I don’t have any strong theme in this film. However, when losing a good friend or someone precious, I would be at loss what to do for the rest of my life. People often say, “Try to forget about her/him and get back on track” but I think that would be wrong. I want to keep remembering her/him forever. The important thing is to keep going with your life without forgetting your loved one.
I felt like, at the end of the film, the characters, the parents Tasuke and Ichiko could finally move on from losing Reiko but only after lots of repetition. There is a different character, Hiroshi, who remains unchanged and seemingly unaffected by events. What is his meaning in the film?
When you depict a long track of time like twenty-five years, you will show how everything has changed, but I thought it would be nice if there is someone who would never change. He is not exactly a fairy but I thought that it would be a great relief for us to have a presence like him. This person has existed since the universe was created and will exist forever. I wish we could have someone like him, it would be fine even having him just passing by. Actually, by the way, he is a friend of mine, I asked him to be in the film.
One of the fun characters. Again it fits in with the idea of repetition.
Wow, you are very observant.
How different is this from pink films you shoot.
Pink films are commercial films. You should shoot a film within a time-frame and in a certain place, and it is very limited so it was challenge for me to express what I like under these limited conditions. On the contrary, I was able to do whatever I want and take plenty time to shoot it this time. Those are the differences of my stance on shooting between this film and pink films. Funny enough, but I found it rather difficult to shoot this, I didn’t know where to start it.
I read a 2014 Japan Times interview for The Woman of Shinjuku. You described the difficulty of working in the Pink film industry. How would you describe the industry now?
It is getting scaled back. There is not much demand for the work, so everyone works on it whilst doing other jobs. It is a pity because pink films are a unique genre, a bit different from adult videos. The industry is declining.
So you are going to move more into dramas?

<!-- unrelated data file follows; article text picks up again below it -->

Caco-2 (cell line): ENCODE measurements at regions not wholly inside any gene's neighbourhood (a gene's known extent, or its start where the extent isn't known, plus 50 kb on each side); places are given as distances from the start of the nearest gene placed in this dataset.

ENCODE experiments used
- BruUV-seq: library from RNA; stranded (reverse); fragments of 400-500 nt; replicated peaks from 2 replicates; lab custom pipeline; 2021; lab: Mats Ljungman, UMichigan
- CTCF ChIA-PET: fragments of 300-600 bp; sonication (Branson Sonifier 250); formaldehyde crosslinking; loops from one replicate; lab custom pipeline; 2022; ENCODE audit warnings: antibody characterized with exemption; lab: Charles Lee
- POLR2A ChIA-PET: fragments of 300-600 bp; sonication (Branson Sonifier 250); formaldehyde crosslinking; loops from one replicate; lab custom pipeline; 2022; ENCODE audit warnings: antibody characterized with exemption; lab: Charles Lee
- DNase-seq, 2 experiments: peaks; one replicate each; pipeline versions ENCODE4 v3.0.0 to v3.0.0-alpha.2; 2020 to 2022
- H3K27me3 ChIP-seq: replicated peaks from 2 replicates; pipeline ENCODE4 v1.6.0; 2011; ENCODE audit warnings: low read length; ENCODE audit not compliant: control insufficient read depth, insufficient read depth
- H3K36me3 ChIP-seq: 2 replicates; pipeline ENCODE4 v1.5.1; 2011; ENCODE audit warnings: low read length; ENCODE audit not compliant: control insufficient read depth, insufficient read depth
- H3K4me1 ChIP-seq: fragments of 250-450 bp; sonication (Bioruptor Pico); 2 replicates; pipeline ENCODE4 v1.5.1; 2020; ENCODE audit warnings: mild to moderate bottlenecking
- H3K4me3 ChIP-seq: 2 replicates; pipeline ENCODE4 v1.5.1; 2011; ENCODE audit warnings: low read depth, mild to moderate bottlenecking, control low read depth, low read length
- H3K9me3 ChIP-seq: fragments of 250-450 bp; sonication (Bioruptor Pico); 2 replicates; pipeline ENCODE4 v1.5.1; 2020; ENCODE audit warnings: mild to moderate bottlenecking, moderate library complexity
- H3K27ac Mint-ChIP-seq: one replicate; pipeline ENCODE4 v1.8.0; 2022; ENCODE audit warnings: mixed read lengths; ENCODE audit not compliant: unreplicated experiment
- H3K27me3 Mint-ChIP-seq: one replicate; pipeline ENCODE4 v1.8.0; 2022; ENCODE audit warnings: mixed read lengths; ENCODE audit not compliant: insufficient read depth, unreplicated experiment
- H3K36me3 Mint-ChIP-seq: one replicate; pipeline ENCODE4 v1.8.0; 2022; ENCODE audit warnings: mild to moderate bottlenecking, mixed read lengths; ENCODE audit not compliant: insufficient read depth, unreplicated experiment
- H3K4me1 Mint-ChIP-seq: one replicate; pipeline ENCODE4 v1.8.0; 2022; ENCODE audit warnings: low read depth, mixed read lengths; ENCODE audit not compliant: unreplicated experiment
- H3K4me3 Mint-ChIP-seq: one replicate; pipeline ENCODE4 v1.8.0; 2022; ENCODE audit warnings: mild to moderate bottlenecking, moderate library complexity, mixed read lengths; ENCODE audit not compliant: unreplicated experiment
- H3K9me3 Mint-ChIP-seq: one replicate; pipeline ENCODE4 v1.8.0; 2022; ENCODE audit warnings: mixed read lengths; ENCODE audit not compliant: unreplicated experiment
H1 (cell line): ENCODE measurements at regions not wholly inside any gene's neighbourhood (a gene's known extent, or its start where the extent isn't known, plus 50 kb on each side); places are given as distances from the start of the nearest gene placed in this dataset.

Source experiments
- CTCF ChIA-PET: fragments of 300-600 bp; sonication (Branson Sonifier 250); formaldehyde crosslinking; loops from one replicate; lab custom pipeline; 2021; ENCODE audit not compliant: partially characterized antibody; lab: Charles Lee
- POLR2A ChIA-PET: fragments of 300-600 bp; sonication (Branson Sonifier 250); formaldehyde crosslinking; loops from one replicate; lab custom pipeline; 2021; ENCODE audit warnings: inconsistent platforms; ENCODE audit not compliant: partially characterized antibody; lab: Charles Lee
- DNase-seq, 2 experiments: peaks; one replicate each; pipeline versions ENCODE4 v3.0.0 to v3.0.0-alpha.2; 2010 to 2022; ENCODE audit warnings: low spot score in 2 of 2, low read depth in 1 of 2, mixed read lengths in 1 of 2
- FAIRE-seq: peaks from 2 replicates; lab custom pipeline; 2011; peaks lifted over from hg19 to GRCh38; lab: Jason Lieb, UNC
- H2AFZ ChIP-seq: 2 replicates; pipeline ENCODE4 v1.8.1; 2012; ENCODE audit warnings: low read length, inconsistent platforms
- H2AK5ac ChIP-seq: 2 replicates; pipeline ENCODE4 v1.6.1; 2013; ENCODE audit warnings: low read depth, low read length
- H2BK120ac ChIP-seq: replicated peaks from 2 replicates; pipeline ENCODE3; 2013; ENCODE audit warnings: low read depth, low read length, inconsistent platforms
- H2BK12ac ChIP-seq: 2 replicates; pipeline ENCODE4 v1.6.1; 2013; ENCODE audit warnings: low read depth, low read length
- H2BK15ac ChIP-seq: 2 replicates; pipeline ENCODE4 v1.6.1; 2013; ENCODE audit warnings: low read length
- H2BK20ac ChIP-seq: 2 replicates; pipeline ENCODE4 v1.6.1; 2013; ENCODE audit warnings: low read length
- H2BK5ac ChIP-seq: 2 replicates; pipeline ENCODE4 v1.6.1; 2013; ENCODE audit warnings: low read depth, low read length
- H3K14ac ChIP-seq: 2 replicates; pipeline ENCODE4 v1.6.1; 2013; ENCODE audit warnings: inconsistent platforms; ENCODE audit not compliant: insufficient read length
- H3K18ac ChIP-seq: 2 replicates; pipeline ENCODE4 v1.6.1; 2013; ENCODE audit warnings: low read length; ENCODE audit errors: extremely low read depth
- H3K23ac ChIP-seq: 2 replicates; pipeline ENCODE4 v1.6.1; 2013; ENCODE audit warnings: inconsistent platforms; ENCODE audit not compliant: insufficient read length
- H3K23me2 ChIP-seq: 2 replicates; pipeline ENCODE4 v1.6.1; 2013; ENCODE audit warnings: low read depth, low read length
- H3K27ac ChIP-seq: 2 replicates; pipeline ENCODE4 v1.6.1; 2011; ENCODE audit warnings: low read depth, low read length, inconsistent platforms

I am not bothered. Film making keeps changing. I used to shoot films with 35 mm film but now I do it with digital. Like independent films, you could make interesting things with any kind of medium. You could even shoot by iPhone. I would be willing to do whatever if I found something interesting.
Like with the film Tangerine.
And also I like women and like shooting their naked bodies.
There is at least one scene like that in this film. How did you go about casting the film?
I myself live in Tokyo, so I thought it would be very difficult to shoot in Kansai for a year. I thought it would be tricky to take actors or staff from Tokyo to Kansai with me so I decided to cast people who live in the Kanasai area. I put some adverts on the internet and in local notice boards and had a public audition.
Why did you cast the actors for Ichiko and Tasuke?
I auditioned. I met about seven people and had a chat with them and chose those actors. I felt as if they approached me rather than I chose them. I felt like those roles fit them.
You know what I mean? Let me see…when you enter a shop and choose something, you may have a feeling that some items would appeal themselves to you to buy, as if saying “Please pick me”.
Just judging by their energy. What would you hope audiences to take away from the film?
Maybe you will experience ups and downs in your life, but to be alive is a great thing. To live is fun. We all die some time, everyone will die some time and your everyday life won’t always be smooth and fun. Even though I feel like that I still want to speak out loud and say that life is fun. I would like audiences to spend their life with the feeling that it is great just to be alive. The time you watch the film is a great time but also the time you are able to watch it is a great time.
Like the characters, you carry on.
Reiko and the Dolphin was shown at the Osaka Asian Film Festival on March 6.
This interview was published at VCinema on April 14th